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Originally published August 20, 2013 at 5:49 AM | Page modified August 20, 2013 at 2:33 PM

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Turkey: Israel behind Egyptian leader's ouster

Turkey's prime minister on Tuesday accused Israel of being behind the ouster of Egypt's Islamist President Mohammed Morsi, offering as the only evidence for his claim a statement by a Jewish French intellectual during a meeting with an Israeli official.

Associated Press

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ANKARA, Turkey —

Turkey's prime minister on Tuesday accused Israel of being behind the ouster of Egypt's Islamist President Mohammed Morsi, offering as the only evidence for his claim a statement by a Jewish French intellectual during a meeting with an Israeli official.

The Egyptian Cabinet rejected Recep Tayyip Erdogan's statement as baseless and "bewildering," saying its patience was running low with Turkey, one of the biggest critics of the July 3 military coup.

Israel said the claim wasn't worth comment.

In Washington, White House spokesman Josh Earnest called Erdogan's accusation offensive, unsubstantiated and wrong.

In his nationally televised speech, Erdogan also took a swipe at Muslim nations, accusing them of betraying Egypt by supporting the country's military-backed new leaders.

In his nationally televised speech, Erdogan also took a swipe at Muslim nations, accusing them of betraying Egypt by supporting the country's military-backed new leaders.

The evidence Erdogan gave for the alleged Israeli involvement was a meeting in France before elections in Egypt in 2011 between an Israeli justice minister and an unnamed intellectual whom he quoted as saying the Muslim Brotherhood would not be in power even if it wins elections.

"What is said about Egypt? That democracy is not the ballot box. Who is behind this? Israel is. We have the evidence in our hands," Erdogan said in a televised address to officials from his Islamic-rooted, ruling party. "That's exactly what happened."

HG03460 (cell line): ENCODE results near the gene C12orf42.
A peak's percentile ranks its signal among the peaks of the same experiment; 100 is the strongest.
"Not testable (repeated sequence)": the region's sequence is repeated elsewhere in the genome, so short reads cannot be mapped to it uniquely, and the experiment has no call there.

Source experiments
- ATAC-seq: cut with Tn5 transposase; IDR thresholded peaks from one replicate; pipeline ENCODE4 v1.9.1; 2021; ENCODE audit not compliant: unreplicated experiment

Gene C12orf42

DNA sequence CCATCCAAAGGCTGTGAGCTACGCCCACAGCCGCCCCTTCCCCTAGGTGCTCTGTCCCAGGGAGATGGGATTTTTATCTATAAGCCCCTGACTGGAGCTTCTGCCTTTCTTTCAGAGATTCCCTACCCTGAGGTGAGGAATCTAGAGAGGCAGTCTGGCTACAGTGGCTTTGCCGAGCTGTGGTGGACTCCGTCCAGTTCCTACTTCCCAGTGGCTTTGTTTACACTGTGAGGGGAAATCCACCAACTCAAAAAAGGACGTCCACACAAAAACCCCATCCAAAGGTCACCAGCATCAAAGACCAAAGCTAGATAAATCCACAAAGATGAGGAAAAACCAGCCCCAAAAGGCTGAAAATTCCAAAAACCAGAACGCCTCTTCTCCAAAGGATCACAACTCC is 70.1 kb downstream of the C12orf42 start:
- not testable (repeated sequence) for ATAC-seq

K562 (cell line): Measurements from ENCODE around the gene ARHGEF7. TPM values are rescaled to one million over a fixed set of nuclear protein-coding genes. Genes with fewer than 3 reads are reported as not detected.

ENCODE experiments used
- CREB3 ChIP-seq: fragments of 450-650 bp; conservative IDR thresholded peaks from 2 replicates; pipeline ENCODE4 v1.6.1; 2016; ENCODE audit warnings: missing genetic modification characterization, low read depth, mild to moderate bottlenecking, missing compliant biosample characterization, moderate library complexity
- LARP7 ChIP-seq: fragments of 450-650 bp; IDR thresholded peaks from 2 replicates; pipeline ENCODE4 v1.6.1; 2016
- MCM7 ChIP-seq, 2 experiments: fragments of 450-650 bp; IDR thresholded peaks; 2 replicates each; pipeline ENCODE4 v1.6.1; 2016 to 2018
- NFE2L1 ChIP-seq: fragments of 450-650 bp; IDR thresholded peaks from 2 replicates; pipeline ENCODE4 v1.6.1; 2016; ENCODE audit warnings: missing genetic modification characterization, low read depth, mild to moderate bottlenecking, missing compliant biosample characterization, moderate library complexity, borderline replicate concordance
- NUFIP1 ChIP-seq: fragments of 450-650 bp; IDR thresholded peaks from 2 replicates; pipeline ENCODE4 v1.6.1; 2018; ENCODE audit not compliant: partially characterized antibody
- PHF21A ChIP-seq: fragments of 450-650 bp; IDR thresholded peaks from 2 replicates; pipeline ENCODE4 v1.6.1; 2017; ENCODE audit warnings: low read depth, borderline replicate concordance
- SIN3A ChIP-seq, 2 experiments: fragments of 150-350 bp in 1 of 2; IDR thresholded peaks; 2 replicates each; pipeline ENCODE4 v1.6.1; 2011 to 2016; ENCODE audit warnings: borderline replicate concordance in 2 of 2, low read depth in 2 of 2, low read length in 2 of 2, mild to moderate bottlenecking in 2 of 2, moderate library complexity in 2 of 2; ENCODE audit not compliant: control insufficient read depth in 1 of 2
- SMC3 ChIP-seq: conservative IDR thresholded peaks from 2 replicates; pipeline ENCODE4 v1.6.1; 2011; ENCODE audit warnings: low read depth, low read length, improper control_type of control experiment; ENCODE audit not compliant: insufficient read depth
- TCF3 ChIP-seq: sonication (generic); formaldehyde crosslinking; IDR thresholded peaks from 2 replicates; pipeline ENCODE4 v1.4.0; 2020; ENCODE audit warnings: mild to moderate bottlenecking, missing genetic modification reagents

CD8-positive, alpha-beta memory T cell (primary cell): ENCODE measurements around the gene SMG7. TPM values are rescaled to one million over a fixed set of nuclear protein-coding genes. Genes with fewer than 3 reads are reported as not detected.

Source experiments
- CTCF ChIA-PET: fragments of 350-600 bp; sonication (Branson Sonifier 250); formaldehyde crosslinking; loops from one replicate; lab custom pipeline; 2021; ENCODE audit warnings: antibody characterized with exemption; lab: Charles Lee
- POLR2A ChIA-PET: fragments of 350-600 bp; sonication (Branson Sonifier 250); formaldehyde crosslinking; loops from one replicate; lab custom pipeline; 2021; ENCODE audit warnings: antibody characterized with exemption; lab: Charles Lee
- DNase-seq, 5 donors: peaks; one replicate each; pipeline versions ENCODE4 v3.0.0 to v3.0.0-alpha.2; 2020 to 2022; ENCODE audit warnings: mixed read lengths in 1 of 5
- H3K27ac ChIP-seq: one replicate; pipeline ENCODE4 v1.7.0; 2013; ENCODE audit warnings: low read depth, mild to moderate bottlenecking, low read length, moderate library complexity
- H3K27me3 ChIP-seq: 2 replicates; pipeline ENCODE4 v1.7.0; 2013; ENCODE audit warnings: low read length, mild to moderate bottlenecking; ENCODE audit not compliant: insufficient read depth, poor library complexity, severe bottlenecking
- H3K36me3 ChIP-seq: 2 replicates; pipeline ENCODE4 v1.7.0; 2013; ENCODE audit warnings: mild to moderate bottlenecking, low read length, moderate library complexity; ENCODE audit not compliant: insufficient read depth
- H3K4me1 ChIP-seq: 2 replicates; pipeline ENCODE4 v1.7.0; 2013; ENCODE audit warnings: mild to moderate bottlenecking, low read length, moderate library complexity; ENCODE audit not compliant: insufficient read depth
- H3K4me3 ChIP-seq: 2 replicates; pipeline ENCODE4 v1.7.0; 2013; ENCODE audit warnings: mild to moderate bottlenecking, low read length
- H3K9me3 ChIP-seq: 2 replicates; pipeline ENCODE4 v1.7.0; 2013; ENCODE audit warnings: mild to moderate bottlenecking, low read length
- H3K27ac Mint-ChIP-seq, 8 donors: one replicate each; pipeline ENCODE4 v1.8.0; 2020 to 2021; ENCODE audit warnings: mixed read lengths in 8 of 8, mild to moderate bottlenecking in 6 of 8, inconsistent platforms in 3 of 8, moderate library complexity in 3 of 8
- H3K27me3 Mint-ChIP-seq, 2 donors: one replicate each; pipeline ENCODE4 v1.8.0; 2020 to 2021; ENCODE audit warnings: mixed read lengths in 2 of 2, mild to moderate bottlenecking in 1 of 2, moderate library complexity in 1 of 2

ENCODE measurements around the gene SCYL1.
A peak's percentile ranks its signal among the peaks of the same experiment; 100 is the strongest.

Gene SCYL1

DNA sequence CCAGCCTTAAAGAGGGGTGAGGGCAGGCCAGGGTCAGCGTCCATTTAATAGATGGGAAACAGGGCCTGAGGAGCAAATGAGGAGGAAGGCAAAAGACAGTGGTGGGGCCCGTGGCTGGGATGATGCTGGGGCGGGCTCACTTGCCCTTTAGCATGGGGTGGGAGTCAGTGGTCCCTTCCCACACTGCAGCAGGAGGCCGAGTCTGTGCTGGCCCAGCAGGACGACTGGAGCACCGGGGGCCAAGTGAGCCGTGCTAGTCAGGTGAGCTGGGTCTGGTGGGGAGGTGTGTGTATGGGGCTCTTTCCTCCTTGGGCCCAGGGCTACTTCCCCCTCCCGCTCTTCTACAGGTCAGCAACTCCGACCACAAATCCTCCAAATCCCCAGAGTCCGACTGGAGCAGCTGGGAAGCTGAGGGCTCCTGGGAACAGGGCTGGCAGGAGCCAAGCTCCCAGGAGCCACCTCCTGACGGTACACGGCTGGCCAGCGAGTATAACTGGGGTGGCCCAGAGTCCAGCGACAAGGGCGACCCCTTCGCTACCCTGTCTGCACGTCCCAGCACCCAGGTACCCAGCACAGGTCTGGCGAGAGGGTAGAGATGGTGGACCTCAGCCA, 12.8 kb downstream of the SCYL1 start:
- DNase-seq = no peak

An aide later told The Associated Press that the evidence Erdogan was referring to was a video "available on the Internet" of a press conference by Israeli Justice Minister Tzipi Livni and French philosopher and author Bernard-Henri Levy.

The official said that as far as he knew, that was the only evidence of the claim. The official spoke on condition of anonymity, in line with government rules that bar him from speaking to reporters without prior authorization.

A video of the two, dating back to 2011, shows Levy saying: "If the Muslim Brotherhood arrives in Egypt, I will not say democracy wants it, so let democracy progress. Democracy is not only elections, it is also values."

Pressed further as to whether he would urge Egypt's military to intervene against the Muslim Brotherhood, Levy says: "I will urge the prevention of them coming to power, but by all sorts of means."

Levy could not immediately be reached for comment.

The Egyptian government said it found Erdogan's comments "very bewildering" and that his statements "are baseless" and "not accepted by any logic or rational."

"Its purpose is to strike at the unity of Egyptians," the statement said.

In Israel, the country's Foreign Ministry spokesman, Yigal Palmor, said Erdogan's comments did not merit a response. "This is a statement well worth not commenting on," he said.

Erdogan criticized Muslim nations for not denouncing Morsi's ouster, saying: "Today, despite the betrayal of brothers, no one will be able to prevent the Egyptian people from taking over the administration of Egypt."

A day earlier, Turkish leaders had strongly criticized the Turkish secretary general of the 57-member Organization of Islamic Cooperation, accusing him of inaction over events in Egypt and suggesting he should resign.

Erdogan has been a strong backer of Morsi as an example of a democratically elected Islamic leader. Turkey and Egypt recalled their ambassadors last week as relations worsened.

The Turkish leader has drawn parallel between Morsi's ouster and a series of anti-government protests in Turkey in June that he has blamed on an international conspiracy to topple his democratically elected government through illegal means.

Turkey's deputy prime minister, Besir Atalay, said soon after the protests that the "Jewish diaspora" was involved in the protests but later retracted the statement, saying he was misunderstood.

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